We all know that nothing worth having comes easy. There’s a cost for everything. There has to be a sacrifice. In fact, if you haven’t sacrificed on your way to your dream job, I would question if you really have a dream job. If you haven’t been challenged, if you haven’t failed time and time again, if you haven’t learned more about yourself in pursuit of that job than you would have learned during a passive employment phase, then I would posit that your dream job isn’t a dream job – it’s an easy job. And the two are not the same, not by a long shot. If a job is “easy” and if it’s not demanding and if it doesn’t require you to give up something in order to be better, if it doesn’t require that you operate at an even higher level of efficiency and commitment than your current job does, then it cannot be a “dream job”. You won’t be able to fall asleep at your “dream job” because you will be too engaged and there are endless challenges to overcome and constant new depths to explore.

Dream jobs don’t start once you are in them. Your dream job starts the first day of your first job. That’s true whether you’re a cook at Sonic, a barista at a coffee shop, or a first year attorney. Your dream job is the amalgamation of every job you’ve had, all of the education you’ve pursued, all of the experiences you’ve had, and all of the opportunity you’ve chased down throughout the years. It’s the outcome of everything that has made you who you are. That’s why it’s your dream job. And that’s why it doesn’t exist (and will never exist) right now. Because you’re creating it right now. You have to be able to operate within the confines of your job description and accomplish what you were hired to accomplish, all while slowly carving out new responsibilities that more closely align with the things that make your soul sing. Your dream job doesn’t exist because you probably don’t even know what it looks like yet. And that’s what makes them so misunderstood. A dream job is the result of a tireless pursuit of what makes you feel alive – of chasing the butterflies – those fleeting moments that resonate with you deeply and leave a mark. And sometimes the things that make you feel the most alive, the most fulfilled, are the most difficult and unimaginable things in your life.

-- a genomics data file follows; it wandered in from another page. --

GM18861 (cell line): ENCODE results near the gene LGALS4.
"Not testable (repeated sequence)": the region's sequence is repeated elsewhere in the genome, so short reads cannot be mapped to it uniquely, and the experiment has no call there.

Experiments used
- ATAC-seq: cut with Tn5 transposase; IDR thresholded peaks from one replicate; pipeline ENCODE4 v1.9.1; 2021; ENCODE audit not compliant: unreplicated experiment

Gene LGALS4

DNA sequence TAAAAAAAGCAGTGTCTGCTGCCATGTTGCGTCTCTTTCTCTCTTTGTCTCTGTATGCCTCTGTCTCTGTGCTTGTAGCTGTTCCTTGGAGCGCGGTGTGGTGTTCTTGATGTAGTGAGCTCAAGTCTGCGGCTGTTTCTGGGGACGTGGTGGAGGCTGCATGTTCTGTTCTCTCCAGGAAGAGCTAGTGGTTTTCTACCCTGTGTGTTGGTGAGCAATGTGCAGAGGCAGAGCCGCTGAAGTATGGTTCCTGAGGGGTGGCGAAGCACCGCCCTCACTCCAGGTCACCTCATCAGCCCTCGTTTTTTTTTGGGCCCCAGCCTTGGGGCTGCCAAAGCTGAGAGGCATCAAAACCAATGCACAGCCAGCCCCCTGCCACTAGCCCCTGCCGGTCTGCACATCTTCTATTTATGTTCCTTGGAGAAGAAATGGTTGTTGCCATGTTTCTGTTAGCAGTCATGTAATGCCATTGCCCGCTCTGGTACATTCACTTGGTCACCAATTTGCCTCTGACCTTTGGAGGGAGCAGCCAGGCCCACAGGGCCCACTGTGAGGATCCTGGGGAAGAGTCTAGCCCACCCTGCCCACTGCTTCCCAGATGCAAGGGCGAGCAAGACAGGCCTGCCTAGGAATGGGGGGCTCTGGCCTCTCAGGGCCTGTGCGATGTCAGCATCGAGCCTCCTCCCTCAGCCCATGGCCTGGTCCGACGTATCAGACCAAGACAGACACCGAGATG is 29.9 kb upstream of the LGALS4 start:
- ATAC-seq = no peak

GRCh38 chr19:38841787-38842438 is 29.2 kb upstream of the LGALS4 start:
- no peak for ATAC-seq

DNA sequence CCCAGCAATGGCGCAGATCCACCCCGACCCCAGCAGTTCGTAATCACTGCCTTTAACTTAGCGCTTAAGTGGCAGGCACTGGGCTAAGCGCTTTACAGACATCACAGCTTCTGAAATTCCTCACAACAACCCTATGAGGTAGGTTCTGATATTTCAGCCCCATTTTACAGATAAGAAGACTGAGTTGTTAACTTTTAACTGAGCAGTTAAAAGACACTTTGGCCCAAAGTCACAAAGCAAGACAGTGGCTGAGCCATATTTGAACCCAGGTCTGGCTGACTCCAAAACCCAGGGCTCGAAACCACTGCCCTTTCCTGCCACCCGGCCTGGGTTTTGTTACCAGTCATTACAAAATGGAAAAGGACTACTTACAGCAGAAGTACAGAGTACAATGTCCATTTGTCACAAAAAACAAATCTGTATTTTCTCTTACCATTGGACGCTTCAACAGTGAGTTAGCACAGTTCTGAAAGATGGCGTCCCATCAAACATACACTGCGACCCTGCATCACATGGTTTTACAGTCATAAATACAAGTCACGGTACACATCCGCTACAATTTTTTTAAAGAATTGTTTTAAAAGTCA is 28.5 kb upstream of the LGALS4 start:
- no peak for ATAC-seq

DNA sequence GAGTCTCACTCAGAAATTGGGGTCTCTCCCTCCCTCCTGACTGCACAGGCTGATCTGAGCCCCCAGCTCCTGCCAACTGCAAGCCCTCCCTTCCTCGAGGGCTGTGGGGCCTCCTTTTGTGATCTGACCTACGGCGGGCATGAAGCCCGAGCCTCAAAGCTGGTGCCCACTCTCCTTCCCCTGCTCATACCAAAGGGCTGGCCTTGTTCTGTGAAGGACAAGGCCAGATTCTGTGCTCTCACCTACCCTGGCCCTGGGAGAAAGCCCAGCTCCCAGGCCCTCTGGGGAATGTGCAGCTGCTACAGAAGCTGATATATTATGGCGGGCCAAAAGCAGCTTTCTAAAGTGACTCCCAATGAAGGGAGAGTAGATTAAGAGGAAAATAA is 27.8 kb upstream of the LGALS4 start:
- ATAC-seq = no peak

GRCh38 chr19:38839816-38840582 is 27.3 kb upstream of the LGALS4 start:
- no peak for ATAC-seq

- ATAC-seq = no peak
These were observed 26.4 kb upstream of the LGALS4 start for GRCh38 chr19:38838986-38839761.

A dream job is the result of a tireless pursuit of what makes you feel alive – of chasing the butterflies – those fleeting moments that resonate with you deeply and leave a mark.

So how do you work towards a dream job if you don’t know what it is or even what it looks like? You start by becoming very competent in the job you have now. Become so competent that you can begin to look for new ways to perform your tasks and bring additional value into your role. Enhance the capabilities of your position in only ways you can. You are unique on some level. Work to integrate the best parts of that unique-ness into how you perform your current job. This is known as “job crafting” and a dream job is little more than the inevitable outcome of hard work, staying the path, and “job crafting” every step of the way. You can’t boil the ocean. But more and more, you’ll find yourself being pulled in a direction that invigorates you and intrigues you, while challenging you and beckoning you towards adventure. Because the chances are good that your dream job doesn’t exist yet, which is why you have to invest so much time and effort literally working it into existence.

TRAC Staffing can help you get started! Call us today at 479-783-9230 and get your career on a fast track today!